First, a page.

The Role of the European Union in Dutch Social Housing

Linda Dreier | Patrick Kammerzelt | Philipp Ringswirth | Marlene Samhaber | Julia Staufer

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Click here to read the first part of this series entitled 5 Austrians Define Dutch Social Housing

Click Here to read the second part of this series entitled Dutch Social Housing: A Long Tradition

How the EU intervened in the Dutch social housing program:

We already discussed in Fact 1 that social housing varies considerably between different member states of the European Union. As illustrated on the map below, not all countries have social housing programs. The national level is responsible for such movements – but this did not stop the EU to intervene in the Dutch housing market.

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Until the 1990s and early 2000s, a lot of good came from the social housing sector, e.g. large-scale urban renewals. Social housing did not receive heavy regulations and the industry itself became an extremely powerful lobby. Cracks began to appear around the time of the financial crisis at the end of the 2000s. (CRITES 2015)

What happened?

The Dutch housing associations were involved in several financial scandals. Among the biggest was the case of the SS Rotterdam. A housing association bought the ship for more than 250 million euros (!) as part of an urban renewal project. The problem is that this money could have been invested in the construction of new social housing dwellings. This is only one example of how Dutch housing associations were part of dubious businesses. This was one major factor that led to the first change of the housing law since 1901. Other factors contributing to the housing act of 2015 were the financial crisis in general and the EU. (CRITES 2015)

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How did the EU intervene?

An important issue relating the EU and housing in the Netherlands is ‘State Aid’. State Aid is defined as “using taxpayer resources to provide help to organizations in a way that gives an advantage over others. Some State Aid is illegal under European Union (EU) rules because it distorts competition in a way that is harmful to citizens and companies in the EU” (CRITES 2017). This is why the Dutch Association of Institutional Investors (IVBN) wrote a complaint to the European Comission. They believe that the associations received an unfair advantage. As a response to this, the European Comission declared that social housing associations reveived ‘illegal’ state aid. Thereupon, the EU proposed that the associations’ extra housing stock beyond what is necessary should be sold off. Furthermore, the EU ruled that social housing should mainly be provided for people with lower incomes. (CRITES 2015)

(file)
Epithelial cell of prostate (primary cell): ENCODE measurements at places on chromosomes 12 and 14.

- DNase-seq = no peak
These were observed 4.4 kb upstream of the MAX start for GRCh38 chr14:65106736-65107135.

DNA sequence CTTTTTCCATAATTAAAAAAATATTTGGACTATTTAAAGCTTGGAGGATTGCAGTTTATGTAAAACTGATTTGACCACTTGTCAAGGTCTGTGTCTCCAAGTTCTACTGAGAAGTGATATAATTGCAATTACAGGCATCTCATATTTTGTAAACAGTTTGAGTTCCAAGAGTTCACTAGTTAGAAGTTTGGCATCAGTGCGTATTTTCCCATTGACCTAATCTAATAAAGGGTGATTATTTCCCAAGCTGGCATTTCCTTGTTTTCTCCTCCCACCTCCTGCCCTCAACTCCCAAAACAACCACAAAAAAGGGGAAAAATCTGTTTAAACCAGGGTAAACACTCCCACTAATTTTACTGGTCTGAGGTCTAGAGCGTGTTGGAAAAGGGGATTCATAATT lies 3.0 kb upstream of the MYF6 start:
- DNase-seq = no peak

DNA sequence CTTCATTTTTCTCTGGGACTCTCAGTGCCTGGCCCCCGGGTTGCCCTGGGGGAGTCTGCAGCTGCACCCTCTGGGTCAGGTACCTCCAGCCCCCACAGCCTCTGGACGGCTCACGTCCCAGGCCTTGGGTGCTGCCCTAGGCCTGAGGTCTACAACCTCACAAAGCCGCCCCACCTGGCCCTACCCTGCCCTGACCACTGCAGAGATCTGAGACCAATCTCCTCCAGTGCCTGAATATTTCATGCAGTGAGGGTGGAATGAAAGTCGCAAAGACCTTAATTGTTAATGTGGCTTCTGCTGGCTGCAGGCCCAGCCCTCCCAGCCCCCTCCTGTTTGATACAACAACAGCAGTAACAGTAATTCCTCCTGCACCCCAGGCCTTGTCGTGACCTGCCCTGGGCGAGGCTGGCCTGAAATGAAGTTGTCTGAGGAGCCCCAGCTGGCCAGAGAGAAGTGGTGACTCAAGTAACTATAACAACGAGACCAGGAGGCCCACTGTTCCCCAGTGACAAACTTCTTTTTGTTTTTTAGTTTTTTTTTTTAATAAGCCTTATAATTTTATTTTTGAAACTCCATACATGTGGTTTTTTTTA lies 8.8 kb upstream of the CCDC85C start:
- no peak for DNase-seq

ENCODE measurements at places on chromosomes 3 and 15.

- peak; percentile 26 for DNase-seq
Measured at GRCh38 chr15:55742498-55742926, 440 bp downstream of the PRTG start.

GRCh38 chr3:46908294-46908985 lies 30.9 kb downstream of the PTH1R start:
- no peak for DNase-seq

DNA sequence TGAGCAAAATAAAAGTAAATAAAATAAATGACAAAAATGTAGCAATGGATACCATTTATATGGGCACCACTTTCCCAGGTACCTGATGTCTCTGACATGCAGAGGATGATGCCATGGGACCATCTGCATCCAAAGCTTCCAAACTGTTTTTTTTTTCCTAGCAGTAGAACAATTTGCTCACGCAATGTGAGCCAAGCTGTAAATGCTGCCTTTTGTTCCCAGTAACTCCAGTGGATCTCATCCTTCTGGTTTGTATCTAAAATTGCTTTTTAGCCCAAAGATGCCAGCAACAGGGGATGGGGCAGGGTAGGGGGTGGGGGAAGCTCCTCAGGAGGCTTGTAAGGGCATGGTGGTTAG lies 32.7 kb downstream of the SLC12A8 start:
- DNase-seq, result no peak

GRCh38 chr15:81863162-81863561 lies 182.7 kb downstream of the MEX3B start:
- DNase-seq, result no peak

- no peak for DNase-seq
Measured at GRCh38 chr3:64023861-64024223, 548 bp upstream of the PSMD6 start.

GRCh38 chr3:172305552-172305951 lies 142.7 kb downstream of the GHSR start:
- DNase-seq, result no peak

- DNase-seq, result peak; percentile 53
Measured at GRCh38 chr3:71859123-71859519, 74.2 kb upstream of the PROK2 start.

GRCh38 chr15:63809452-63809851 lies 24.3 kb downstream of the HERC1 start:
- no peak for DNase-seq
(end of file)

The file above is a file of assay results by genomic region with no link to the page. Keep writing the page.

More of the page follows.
As a consequence of the behavior of the social housing associations and the EU developments, the social housing industry must now focus on the construction of dwellings for socially-disadvantaged people, while being more regulated and taxed. All this led to a change in law: Since July 1st 2015, the new housing act regulates when a social housing company can develop new buildings and under which circumstances they can develop a non-social housing project. This is only the case if there are no other private developers interested. (CRITES 2015)

Author: jcrites

Josh Crites is an American social housing professional with both practical and research experience. He has worked at 3 social housing companies in the USA in roles ranging from policy and operations to process improvement and strategy. Josh is a former Alexander von Humboldt German Chancellor Fellow. During that fellowship, Josh researched and worked with social housing companies in Germany, The Netherlands, Portugal, Scotland, England, Estonia and Spain. He is an avid writer and advocate for the provision of social housing around the world.

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